The shortish schedule also helps Amtrak avoid one of the biggest money bleeds on its sleeper services: the diner car. Food and beverage losses dog all Amtrak routes, but especially the long-distance trains, and while Amtrak has pledged to balance the F&B books in the next five years, it will probably come from properly accounting for free meals in diner cars for sleeper passengers as loss-leaders for sleeper service. A service originating hours after dinner and terminating at dawn in a major city’s downtown should have no need of a full diner car; trains 66 and 67 never had them, in any of their Boston-Washington or Boston-Newport News incarnations. A café car alone should be more than sufficient for any insomnia-fuelled midnight snacking or pre-arrival coffee needs. The Auto Train, which feeds every passenger dinner and continental breakfast and thus has very predictable costs, has commissary costs of $52.89 per passenger (PDF), before even the cost of on-board labor, which runs about $40/hour total compensation. That level of additional cost would devastate the economics of Pittsburgh-Philadelphia or Pittsburgh-New York service, if that tab was picked up by passengers, and would sink the politics if it were the burden of the state.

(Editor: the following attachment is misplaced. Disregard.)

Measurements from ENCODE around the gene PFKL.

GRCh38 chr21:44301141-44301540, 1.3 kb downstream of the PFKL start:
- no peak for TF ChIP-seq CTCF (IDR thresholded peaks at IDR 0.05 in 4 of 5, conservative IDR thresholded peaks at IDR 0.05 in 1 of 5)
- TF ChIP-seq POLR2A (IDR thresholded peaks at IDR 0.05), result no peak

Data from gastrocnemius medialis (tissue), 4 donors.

Now, it’s not currently feasible for Amtrak to run an additional sleeper service anywhere east of the Mississippi, because Amtrak is already using all 50 of its Viewliner sleeper cars. Fortunately, they’re buying more; 25 as part of a more comprehensive 130-car Viewliner II order currently under construction by CAF. While Amtrak presumptively has plans for all 25 sleepers of that first wave (at first, to sub in for the Viewliner I fleet as they go through midlife rebuilds), they have options to extend the order that they have not yet exercised. PennDOT can purchase and exercise options for its own Viewliners, which would operate in Amtrak’s equipment pool but would be accounted for as an in-kind contribution to the new train. Purchasing Viewliners would cost on the order of $20 million up front, for two trains each of three sleepers and one bag/dorm car; Amtrak may insist for operational reasons on PennDOT purchasing additional “protection” cars for the Pittsburgh base, which may add up to $10 million on top. That purchase cost would be amortized over the expected 30-year life cycle of the cars (and probably longer), and would also earn Pennsylvania a significant discount on the contract with Amtrak to operate the service. It’s not a coincidence that, now that the PRIIA 2008 rules for Amtrak state-sponsored services are fully in place, sponsoring states including California, Illinois and Michigan are suddenly very keen on buying their own passenger rail equipment. Since the Viewliner IIs are still just getting started at the factory in Elmira, NY, and Amtrak’s 130 are going to go first before any option orders, it means that PennDOT can’t rush this plan into fruition, but between PennDOT and Amtrak that wasn’t likely to begin with.